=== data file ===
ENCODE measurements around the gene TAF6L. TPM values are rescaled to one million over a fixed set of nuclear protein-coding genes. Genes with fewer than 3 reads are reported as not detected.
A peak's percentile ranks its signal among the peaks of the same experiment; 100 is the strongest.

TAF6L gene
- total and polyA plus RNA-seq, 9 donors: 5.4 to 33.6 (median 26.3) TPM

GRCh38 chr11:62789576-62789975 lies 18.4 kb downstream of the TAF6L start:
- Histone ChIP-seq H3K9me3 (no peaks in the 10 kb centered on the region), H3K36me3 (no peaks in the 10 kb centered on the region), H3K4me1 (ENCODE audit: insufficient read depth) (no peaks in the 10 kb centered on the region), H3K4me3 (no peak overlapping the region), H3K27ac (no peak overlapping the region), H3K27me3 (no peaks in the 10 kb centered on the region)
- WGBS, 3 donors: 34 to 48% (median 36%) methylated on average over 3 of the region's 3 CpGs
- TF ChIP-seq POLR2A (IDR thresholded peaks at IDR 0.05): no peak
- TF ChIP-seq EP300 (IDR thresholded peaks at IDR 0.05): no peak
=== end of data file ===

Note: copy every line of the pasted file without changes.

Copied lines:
ENCODE measurements around the gene TAF6L. TPM values are rescaled to one million over a fixed set of nuclear protein-coding genes. Genes with fewer than 3 reads are reported as not detected.
A peak's percentile ranks its signal among the peaks of the same experiment; 100 is the strongest.

TAF6L gene
- total and polyA plus RNA-seq, 9 donors: 5.4 to 33.6 (median 26.3) TPM

GRCh38 chr11:62789576-62789975 lies 18.4 kb downstream of the TAF6L start:
- Histone ChIP-seq H3K9me3 (no peaks in the 10 kb centered on the region), H3K36me3 (no peaks in the 10 kb centered on the region), H3K4me1 (ENCODE audit: insufficient read depth) (no peaks in the 10 kb centered on the region), H3K4me3 (no peak overlapping the region), H3K27ac (no peak overlapping the region), H3K27me3 (no peaks in the 10 kb centered on the region)
- WGBS, 3 donors: 34 to 48% (median 36%) methylated on average over 3 of the region's 3 CpGs
- TF ChIP-seq POLR2A (IDR thresholded peaks at IDR 0.05): no peak
- TF ChIP-seq EP300 (IDR thresholded peaks at IDR 0.05): no peak